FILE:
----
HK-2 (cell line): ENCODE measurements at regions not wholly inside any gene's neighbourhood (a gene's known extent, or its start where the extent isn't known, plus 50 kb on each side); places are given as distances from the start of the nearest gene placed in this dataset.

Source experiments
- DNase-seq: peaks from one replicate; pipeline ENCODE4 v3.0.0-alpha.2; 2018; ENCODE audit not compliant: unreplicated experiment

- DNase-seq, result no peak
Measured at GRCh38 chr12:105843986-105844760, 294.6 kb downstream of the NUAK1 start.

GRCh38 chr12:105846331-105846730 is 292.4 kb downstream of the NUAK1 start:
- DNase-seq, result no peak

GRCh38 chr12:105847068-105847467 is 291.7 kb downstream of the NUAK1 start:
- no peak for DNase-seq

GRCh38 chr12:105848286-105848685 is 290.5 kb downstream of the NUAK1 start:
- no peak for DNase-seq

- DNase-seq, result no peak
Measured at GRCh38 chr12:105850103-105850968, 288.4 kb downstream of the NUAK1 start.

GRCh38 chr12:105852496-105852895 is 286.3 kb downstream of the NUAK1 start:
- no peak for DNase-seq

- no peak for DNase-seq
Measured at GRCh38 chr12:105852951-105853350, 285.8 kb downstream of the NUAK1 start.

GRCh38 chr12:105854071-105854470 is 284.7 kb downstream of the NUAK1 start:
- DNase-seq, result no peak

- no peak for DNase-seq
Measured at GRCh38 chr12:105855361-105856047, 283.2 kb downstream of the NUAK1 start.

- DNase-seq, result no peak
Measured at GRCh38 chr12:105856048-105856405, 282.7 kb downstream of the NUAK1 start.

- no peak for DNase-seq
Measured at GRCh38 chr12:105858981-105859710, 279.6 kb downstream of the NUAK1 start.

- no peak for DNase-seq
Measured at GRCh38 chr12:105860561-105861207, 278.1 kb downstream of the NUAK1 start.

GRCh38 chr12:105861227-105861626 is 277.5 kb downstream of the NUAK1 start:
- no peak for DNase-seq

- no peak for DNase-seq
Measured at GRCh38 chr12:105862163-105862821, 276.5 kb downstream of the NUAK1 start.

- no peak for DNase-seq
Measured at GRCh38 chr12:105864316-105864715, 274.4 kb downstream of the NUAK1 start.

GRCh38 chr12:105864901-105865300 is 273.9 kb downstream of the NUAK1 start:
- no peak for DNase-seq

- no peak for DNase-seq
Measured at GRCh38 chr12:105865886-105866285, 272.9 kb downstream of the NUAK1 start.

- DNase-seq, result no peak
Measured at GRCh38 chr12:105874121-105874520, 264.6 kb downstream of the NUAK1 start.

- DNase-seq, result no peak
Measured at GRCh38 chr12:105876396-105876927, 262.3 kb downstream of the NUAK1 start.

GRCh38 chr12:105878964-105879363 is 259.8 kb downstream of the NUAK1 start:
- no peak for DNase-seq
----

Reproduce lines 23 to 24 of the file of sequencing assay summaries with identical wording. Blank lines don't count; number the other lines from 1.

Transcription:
Measured at GRCh38 chr12:105856048-105856405, 282.7 kb downstream of the NUAK1 start.

- no peak for DNase-seq